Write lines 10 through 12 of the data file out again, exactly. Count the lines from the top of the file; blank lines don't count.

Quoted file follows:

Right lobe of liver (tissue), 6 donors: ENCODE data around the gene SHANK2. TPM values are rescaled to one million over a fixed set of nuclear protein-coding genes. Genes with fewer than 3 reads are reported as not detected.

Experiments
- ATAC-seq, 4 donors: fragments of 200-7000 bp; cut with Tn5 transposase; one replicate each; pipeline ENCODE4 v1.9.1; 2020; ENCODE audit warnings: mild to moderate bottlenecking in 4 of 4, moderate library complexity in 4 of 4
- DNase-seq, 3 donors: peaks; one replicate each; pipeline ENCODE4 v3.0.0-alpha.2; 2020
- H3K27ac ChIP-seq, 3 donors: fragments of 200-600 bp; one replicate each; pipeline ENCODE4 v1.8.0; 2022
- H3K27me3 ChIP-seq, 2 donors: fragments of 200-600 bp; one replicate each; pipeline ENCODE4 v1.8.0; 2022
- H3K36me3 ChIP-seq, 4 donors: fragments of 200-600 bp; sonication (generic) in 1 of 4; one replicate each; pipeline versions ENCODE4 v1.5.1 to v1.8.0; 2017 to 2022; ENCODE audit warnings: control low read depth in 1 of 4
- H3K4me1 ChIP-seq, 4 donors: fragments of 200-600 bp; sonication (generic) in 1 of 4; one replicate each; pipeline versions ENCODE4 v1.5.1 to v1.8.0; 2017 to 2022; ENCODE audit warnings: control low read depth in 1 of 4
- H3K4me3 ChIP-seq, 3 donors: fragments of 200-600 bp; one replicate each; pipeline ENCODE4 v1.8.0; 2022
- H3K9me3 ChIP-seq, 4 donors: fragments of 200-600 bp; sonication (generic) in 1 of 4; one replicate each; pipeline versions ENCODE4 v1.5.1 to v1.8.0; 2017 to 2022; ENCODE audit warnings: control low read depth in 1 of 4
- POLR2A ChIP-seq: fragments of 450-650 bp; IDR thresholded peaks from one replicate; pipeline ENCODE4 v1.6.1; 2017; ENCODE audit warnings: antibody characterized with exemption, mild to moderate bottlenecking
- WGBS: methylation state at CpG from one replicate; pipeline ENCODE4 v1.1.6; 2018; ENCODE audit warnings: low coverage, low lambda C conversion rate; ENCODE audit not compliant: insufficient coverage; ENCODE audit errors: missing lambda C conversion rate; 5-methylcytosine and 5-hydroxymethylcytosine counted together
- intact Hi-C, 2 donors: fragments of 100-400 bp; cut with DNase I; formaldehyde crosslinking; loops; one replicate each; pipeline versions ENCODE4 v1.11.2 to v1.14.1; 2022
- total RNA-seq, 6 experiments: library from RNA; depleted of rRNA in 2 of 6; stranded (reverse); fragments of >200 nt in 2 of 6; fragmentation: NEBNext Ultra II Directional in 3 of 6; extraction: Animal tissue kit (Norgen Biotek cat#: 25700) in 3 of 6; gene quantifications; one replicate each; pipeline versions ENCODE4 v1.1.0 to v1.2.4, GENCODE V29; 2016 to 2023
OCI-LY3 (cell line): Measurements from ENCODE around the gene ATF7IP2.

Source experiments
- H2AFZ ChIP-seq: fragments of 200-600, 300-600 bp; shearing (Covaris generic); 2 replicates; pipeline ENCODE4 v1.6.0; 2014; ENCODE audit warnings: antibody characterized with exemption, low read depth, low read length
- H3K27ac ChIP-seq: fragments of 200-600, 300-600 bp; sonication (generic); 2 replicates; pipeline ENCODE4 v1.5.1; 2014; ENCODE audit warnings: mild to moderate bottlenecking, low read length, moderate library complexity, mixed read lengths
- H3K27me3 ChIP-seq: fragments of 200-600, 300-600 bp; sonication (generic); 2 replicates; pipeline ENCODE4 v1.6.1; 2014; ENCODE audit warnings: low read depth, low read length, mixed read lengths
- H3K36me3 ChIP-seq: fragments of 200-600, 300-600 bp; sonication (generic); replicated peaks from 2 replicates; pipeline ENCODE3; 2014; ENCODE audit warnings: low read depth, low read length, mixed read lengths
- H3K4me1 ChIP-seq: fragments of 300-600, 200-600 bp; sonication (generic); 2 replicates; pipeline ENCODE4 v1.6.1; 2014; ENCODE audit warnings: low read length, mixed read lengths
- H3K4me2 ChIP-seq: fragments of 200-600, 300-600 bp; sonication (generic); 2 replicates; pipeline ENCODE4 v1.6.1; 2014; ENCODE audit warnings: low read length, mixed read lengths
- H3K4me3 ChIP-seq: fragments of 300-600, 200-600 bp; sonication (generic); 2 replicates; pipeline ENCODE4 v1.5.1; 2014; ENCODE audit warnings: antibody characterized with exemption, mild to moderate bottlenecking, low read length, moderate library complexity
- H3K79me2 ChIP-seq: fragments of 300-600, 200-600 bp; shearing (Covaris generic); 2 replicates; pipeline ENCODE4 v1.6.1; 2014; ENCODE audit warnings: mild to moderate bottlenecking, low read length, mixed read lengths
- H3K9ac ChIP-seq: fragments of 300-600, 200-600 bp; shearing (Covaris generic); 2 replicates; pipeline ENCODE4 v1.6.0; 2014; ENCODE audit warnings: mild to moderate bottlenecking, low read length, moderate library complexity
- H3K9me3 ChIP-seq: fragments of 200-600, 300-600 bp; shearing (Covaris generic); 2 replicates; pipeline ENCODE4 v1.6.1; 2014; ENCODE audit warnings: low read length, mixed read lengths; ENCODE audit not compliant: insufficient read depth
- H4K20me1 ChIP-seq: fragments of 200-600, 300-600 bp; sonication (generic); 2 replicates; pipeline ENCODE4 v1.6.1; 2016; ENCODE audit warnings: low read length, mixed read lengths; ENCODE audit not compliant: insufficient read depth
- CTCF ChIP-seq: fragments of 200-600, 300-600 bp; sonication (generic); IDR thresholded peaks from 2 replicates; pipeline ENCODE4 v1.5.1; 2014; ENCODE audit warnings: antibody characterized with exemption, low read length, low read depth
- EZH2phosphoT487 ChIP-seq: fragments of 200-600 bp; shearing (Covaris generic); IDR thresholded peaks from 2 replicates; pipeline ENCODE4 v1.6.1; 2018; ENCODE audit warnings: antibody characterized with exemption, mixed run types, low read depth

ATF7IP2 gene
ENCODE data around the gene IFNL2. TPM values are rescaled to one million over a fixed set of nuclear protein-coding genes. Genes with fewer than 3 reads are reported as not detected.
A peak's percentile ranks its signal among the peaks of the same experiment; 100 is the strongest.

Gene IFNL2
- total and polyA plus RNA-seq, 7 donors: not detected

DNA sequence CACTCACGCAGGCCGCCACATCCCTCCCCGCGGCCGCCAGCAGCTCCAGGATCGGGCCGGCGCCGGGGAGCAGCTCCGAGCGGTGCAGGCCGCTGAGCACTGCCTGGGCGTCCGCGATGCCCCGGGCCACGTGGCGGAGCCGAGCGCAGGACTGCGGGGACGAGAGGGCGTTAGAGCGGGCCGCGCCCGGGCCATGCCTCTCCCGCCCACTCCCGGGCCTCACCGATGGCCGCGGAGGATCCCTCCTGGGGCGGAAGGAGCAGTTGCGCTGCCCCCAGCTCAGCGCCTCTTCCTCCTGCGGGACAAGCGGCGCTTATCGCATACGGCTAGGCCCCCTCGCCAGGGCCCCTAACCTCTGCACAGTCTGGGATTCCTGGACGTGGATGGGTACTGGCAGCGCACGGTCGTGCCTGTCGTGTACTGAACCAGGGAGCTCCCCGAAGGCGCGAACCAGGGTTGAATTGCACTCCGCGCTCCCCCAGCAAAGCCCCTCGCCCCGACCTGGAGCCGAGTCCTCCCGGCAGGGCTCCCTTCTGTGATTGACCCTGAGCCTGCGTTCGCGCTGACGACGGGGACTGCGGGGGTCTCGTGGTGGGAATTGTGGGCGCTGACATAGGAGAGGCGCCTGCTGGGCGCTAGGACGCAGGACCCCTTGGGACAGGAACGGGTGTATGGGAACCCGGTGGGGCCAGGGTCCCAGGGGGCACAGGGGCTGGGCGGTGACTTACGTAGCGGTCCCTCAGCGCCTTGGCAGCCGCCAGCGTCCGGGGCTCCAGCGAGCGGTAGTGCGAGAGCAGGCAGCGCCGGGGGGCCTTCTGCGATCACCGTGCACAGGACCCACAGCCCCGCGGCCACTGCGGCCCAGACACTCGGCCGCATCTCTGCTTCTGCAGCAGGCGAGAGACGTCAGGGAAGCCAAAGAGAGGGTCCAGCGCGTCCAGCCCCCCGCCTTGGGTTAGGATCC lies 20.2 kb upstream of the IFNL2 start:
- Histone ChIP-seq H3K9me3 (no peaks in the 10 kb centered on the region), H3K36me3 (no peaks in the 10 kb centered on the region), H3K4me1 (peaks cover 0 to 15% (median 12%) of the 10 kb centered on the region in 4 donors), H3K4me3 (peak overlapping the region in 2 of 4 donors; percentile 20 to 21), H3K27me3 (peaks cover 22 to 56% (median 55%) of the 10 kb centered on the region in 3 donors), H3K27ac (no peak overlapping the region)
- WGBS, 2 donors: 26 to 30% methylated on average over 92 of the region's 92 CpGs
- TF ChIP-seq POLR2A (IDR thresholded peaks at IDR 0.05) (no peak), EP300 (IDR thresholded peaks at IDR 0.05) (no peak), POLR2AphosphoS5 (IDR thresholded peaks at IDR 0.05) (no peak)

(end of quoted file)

- H3K9me3 ChIP-seq, 4 donors: fragments of 200-600 bp; sonication (generic) in 1 of 4; one replicate each; pipeline versions ENCODE4 v1.5.1 to v1.8.0; 2017 to 2022; ENCODE audit warnings: control low read depth in 1 of 4
- POLR2A ChIP-seq: fragments of 450-650 bp; IDR thresholded peaks from one replicate; pipeline ENCODE4 v1.6.1; 2017; ENCODE audit warnings: antibody characterized with exemption, mild to moderate bottlenecking
- WGBS: methylation state at CpG from one replicate; pipeline ENCODE4 v1.1.6; 2018; ENCODE audit warnings: low coverage, low lambda C conversion rate; ENCODE audit not compliant: insufficient coverage; ENCODE audit errors: missing lambda C conversion rate; 5-methylcytosine and 5-hydroxymethylcytosine counted together